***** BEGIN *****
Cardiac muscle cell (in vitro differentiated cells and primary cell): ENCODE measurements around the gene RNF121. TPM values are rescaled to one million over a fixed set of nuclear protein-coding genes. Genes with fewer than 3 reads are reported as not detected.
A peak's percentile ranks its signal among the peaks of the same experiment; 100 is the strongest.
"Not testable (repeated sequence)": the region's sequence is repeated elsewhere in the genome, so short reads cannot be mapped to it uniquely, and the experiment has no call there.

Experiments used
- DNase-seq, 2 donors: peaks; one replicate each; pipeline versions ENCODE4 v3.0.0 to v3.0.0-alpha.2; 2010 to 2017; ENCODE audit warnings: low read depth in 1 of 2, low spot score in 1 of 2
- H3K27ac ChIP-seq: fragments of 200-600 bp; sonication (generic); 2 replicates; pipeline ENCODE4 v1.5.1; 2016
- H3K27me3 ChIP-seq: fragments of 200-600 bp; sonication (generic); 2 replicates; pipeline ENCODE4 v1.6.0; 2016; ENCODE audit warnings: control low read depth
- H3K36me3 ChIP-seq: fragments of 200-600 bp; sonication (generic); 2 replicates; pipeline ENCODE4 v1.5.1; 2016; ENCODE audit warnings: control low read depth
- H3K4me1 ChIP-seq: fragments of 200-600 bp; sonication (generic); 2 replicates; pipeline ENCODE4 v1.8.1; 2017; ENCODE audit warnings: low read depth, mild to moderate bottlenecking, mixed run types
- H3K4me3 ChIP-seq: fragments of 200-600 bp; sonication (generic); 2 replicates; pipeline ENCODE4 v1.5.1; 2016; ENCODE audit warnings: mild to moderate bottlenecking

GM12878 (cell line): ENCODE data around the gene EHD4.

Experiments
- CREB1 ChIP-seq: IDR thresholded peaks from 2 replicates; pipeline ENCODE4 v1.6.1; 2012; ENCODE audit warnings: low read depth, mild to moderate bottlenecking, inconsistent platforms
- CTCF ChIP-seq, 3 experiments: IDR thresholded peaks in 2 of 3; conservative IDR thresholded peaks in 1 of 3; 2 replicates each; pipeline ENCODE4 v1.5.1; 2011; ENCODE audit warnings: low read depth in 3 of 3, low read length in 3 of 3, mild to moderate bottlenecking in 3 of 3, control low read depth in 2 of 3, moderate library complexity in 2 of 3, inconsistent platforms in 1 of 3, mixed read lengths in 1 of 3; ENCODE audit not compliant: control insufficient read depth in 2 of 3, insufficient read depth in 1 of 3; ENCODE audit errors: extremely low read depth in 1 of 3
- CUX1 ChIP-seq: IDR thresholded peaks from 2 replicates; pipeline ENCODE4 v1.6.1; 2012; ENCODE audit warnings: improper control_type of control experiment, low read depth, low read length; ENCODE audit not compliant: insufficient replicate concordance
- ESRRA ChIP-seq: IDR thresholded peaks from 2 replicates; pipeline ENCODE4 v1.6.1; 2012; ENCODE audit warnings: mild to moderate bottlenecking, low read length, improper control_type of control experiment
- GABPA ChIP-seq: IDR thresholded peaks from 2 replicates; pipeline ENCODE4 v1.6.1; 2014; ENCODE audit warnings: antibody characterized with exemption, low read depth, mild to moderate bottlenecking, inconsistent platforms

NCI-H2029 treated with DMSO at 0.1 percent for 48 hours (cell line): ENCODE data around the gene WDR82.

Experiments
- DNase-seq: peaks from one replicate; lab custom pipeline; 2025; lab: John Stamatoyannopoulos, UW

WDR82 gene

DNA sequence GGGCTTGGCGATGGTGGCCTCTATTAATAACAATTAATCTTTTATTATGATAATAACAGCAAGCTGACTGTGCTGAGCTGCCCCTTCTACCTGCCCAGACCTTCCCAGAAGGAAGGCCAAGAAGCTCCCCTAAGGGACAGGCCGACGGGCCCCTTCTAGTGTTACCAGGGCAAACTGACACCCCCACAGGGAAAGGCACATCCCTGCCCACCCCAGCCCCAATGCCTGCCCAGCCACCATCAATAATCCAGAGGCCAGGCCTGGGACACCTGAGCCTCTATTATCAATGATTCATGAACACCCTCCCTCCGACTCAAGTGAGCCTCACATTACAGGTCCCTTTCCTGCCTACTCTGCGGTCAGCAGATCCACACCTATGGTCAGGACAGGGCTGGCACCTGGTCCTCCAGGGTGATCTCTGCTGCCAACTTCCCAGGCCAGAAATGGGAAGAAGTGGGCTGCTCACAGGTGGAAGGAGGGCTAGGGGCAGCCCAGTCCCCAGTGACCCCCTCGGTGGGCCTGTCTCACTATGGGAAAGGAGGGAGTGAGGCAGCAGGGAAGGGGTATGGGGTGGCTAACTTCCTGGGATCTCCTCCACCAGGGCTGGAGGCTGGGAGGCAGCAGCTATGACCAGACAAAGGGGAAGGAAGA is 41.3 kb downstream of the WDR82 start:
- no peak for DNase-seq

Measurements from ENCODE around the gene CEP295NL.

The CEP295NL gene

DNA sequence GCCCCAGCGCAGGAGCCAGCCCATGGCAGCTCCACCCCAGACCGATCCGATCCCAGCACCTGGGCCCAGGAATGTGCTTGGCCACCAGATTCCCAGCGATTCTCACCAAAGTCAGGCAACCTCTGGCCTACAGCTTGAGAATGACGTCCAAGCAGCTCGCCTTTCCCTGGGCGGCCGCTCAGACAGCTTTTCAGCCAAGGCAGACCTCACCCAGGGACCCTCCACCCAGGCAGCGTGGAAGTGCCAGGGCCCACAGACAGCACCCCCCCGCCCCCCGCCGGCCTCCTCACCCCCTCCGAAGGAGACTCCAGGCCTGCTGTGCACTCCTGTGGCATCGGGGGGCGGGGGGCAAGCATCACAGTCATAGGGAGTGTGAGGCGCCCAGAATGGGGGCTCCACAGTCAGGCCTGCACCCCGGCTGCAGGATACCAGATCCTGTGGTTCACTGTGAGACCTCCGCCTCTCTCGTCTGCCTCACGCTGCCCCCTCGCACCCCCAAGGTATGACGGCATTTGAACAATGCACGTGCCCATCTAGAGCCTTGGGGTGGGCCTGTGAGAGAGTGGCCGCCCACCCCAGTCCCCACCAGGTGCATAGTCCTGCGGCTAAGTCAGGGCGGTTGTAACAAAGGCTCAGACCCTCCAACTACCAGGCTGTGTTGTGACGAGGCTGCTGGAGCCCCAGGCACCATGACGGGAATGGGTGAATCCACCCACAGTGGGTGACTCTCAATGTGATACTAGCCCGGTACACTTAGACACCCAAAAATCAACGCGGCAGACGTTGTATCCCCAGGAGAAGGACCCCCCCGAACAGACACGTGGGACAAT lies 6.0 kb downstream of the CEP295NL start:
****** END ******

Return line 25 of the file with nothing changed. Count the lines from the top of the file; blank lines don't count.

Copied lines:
The CEP295NL gene